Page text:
How Neurolinguistic Programming Addresses Chronic Disease

What we believe has a huge effect on our lives and bodies.  Imagine adapting beliefs that are actually useful and make our lives easier.  Neurolinguistic Programming (NLP) creates a list of such beliefs and calls them “presuppositions” (as in “suppose that they are true unless, in some rare case, they prove not to be”).

In this month’s series, we discuss these NLP presuppositions for MS that you can learn to live by and how they can help your heal.

 

NLP Presuppositions and Their Use with MS

1.     We respond to our map of reality, not to reality itself “The map is not the territory”

NLP is the science of changing these maps (not reality). These maps are our individual interpretation (through our beliefs) of events. By focusing on changing our map rather than the event or person that we feel is creating the problem, we can create a true change in our lives for the better.

Another way of working with this presupposition is to realize that the map of every one of us is very different and thus each of us experiences the same events or conversation very differently!

 

2.     The meaning of communication lies in its response

Communication is not about saying the right words but about the reaction of the listener.

What is your listener’s map like? What do they value, sort for, believe in? By focusing on the other rather than on how eloquent we may sound, we can modify our communication until we get the response we desire.

 

3.    There is no such thing as failure, only feedback

Failure is a common fear of my client’s with MS.  There is an underlying belief and life strategy around “if I can just do this successfully or perfect, then everything will be ok.”  But focusing on avoiding failure at all cost and on getting it right every time creates elevated levels of stress and high standards impossible to achieve.  What if our focus was not on avoiding failure at all cost but on testing, being persistence, learning, and growth?

 

4.     You are NOT your behavior

One of the fears many of my clients with MS comment is that they will become worthless if they end up in a wheelchair.  “Who will love me if I’m just a sack of potatoes!”  They measure their self-worth from their behaviors and ability to do physical things for others.  Part of the reason for the illness could reside in the fact that they always made their needs and their body’s needs the sacrifice to this constant need to prove themselves as well as their harsh judgments of themselves when they didn’t meet their own high standards of behavior.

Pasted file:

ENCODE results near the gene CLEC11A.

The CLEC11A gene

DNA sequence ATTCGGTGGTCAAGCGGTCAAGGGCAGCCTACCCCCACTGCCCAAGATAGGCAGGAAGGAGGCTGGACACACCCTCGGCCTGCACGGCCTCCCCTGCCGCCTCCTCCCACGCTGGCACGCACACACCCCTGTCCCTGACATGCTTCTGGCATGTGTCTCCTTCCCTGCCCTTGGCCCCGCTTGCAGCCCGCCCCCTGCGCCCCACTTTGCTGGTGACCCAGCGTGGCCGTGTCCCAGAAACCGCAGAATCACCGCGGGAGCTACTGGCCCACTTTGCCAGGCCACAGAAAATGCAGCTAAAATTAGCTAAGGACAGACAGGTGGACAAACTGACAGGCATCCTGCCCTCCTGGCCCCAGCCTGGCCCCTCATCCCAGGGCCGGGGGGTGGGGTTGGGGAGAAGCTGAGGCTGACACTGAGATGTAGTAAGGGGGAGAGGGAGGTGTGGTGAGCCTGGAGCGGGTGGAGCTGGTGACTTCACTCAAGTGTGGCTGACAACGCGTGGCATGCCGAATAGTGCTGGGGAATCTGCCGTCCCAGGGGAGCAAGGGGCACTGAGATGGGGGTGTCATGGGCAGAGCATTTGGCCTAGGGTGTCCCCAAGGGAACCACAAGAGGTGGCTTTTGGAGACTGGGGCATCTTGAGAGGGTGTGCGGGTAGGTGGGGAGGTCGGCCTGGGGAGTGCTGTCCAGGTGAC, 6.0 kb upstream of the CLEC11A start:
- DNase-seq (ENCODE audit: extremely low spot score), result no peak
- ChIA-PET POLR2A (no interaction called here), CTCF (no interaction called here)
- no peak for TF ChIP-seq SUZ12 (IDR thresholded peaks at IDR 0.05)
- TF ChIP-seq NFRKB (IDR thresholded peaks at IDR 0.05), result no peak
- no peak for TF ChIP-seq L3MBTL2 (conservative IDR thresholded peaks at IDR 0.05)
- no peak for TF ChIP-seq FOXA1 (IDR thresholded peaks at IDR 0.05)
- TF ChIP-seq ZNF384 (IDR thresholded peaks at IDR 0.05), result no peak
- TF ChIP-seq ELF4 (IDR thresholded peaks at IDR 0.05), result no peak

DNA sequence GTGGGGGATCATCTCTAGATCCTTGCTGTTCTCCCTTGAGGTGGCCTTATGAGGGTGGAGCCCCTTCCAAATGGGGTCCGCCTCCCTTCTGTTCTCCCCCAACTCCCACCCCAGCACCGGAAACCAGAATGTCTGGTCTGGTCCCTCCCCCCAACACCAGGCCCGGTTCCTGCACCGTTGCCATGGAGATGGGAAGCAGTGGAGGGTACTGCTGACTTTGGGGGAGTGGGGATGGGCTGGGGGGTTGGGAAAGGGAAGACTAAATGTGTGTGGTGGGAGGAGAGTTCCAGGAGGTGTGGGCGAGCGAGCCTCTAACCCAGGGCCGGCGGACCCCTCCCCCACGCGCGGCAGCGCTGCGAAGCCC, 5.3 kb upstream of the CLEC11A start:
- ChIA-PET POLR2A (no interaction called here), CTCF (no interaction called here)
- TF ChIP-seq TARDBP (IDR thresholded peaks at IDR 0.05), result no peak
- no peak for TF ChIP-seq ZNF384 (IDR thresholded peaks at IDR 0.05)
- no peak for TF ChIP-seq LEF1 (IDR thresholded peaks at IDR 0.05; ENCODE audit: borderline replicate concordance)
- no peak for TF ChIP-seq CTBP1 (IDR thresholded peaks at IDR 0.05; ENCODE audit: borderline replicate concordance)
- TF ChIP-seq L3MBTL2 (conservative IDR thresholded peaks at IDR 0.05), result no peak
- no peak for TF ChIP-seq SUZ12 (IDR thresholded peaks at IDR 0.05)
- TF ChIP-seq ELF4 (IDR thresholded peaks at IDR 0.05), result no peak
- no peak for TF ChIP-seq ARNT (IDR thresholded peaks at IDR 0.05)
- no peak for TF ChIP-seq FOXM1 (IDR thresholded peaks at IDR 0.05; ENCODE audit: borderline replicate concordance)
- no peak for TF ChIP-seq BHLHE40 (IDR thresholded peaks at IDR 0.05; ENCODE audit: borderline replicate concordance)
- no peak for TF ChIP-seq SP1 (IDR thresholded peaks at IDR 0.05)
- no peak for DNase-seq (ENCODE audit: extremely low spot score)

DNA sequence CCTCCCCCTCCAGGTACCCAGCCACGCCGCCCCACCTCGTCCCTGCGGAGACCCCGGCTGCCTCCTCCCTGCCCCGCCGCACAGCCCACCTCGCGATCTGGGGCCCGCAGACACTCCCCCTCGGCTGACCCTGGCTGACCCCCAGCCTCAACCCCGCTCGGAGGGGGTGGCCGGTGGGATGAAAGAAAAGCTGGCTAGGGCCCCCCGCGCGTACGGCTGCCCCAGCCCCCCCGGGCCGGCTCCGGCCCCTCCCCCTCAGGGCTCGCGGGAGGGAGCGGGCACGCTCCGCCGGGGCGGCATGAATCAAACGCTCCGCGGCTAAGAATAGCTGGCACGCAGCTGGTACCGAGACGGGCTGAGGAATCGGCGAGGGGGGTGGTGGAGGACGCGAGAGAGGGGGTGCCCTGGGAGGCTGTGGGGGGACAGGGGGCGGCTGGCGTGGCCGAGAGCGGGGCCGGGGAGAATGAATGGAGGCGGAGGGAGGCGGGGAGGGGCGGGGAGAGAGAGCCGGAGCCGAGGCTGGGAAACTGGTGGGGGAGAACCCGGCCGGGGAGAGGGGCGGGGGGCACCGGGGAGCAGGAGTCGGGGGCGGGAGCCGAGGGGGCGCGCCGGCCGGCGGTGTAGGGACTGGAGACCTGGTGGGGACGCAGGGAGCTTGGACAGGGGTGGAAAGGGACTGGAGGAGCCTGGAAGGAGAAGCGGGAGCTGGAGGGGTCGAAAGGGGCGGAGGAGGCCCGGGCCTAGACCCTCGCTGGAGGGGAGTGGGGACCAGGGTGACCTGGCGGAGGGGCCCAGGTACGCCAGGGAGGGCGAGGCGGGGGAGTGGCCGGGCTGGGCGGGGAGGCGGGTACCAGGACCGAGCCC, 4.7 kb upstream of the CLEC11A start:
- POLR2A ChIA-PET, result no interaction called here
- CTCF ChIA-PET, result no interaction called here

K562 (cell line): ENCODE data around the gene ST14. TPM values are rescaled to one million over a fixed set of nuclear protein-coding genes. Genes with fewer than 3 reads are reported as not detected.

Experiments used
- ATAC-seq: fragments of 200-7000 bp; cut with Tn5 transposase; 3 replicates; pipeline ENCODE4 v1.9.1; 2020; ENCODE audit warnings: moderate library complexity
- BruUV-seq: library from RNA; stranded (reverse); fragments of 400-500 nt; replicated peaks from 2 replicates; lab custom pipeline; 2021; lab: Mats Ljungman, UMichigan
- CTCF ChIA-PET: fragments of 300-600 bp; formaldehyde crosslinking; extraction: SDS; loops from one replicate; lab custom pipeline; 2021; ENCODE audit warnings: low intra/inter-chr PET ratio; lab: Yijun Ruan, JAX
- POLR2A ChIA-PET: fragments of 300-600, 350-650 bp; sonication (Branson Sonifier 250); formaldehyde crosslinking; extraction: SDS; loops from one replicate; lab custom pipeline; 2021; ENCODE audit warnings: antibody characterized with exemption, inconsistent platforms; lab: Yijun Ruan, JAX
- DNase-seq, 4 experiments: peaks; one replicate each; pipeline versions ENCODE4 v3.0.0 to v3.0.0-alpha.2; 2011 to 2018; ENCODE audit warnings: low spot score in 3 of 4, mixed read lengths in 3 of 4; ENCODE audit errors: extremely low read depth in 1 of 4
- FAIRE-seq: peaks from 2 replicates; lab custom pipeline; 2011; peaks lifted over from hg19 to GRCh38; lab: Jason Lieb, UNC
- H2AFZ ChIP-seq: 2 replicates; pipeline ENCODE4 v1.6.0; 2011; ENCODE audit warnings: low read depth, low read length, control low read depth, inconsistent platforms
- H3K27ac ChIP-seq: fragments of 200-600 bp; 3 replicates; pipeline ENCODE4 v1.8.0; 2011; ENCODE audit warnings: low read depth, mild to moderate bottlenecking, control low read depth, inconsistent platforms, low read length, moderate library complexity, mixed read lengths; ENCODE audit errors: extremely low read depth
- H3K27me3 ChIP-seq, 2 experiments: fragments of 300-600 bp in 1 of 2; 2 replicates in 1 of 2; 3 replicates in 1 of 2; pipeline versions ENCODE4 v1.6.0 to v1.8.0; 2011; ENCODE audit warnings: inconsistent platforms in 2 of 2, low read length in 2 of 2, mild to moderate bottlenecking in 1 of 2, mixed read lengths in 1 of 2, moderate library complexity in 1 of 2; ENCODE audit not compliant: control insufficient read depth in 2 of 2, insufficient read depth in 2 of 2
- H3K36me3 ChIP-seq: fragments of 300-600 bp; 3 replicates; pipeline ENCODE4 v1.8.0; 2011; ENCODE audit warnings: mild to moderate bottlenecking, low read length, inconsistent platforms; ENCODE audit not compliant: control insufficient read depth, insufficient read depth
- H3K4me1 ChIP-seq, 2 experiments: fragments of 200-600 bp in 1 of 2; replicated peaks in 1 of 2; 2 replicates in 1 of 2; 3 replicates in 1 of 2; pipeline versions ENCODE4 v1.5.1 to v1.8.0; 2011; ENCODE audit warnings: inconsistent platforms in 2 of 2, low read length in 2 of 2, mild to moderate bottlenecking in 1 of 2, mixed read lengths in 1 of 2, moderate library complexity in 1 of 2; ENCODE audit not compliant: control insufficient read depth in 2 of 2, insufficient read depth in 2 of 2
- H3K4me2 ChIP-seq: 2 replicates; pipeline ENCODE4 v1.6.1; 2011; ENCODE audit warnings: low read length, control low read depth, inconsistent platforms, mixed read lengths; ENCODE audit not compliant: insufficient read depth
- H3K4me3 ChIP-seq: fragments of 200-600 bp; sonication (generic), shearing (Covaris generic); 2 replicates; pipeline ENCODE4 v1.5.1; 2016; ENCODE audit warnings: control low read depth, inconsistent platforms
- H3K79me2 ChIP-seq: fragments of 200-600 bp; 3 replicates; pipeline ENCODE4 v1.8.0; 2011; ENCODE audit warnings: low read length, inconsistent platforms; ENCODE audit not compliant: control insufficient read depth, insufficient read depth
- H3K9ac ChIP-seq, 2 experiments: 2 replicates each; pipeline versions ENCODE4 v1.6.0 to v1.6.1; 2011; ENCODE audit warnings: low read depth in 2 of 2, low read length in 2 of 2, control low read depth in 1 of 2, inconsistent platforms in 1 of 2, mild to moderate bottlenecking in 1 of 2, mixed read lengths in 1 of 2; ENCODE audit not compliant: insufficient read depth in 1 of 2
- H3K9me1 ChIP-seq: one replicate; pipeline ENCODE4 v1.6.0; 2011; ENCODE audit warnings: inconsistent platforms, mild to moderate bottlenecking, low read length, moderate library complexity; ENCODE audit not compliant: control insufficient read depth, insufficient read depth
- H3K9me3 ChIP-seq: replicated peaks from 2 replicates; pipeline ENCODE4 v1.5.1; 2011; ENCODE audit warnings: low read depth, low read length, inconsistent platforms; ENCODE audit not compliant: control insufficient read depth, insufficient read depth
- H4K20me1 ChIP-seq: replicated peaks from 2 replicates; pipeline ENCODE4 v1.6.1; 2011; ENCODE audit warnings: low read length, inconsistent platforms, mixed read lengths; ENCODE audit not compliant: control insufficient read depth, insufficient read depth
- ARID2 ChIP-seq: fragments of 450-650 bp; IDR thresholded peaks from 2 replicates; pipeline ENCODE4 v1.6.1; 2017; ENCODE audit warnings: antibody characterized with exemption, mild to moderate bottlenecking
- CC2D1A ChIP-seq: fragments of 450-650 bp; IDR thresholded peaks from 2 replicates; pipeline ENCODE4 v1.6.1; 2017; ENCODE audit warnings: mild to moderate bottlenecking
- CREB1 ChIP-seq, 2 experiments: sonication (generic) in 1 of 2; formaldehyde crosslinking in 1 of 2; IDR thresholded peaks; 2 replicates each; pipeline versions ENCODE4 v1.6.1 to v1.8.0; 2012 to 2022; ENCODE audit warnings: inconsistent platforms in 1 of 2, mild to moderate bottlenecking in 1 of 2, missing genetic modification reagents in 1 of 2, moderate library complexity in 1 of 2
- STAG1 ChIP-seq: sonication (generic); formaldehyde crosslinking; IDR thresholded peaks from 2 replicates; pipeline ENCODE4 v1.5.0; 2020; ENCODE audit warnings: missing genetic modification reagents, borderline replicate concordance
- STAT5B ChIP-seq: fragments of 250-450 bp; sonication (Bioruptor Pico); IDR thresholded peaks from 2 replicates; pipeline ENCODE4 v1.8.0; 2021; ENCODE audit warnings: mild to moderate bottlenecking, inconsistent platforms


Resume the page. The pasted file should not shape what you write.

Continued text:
This NLP presupposition invites you to separate your behavior from your identity. No matter how ‘able’ you are or how many mistakes, regrets, lazy days you take, you are still you and that is what is valuable.

 

5.     Being flexible ensures the highest chance of success

Similar to the fear of failure, insisting that ‘I have to get this right’ will lead to greater stress. To be willing to experiment, find other choices and be flexible in our thinking will likely help us achieve our desired outcomes.

 

6.     People always make the best choice available to them at the time

We’ve all regretted something we did or didn’t do.  That is normal.  But we need to remember, as this presupposition suggests, at the moment of the decision, we made the choice we thought was the best choice with what we knew then.  In hindsight, we know differently, but at that moment, we took did our best.

 

7.     Every behavior has a positive intent

We often times criticise our behaviors or those of others.  Yet each behavior has an underlying intent that is positive.  Overeating, for example, has the intent of feeling satiated and full. Smoking of reducing stress.  Don’t just focus on the behavior; seek to understand the highest intention, purpose, and reason. Ask “What are you wanting that is even more important by doing that?”

 

8.     There are no unresourceful people, only unresourceful states

Translating this presupposition, I would also say that there are no unworthy/unlovable people that are incapable.  Just occasionally, we can act or appear un-loving or un-valuable.  But these are only states that, through another action, can be changed.

This NLP presupposition also tells us that, just because we felt unresourceful or incapable in a certain event, doesn’t mean we are incapable people.  We just need a better resource in those types of events. Again, our behaviors or the state we are in at a particular time does not define us.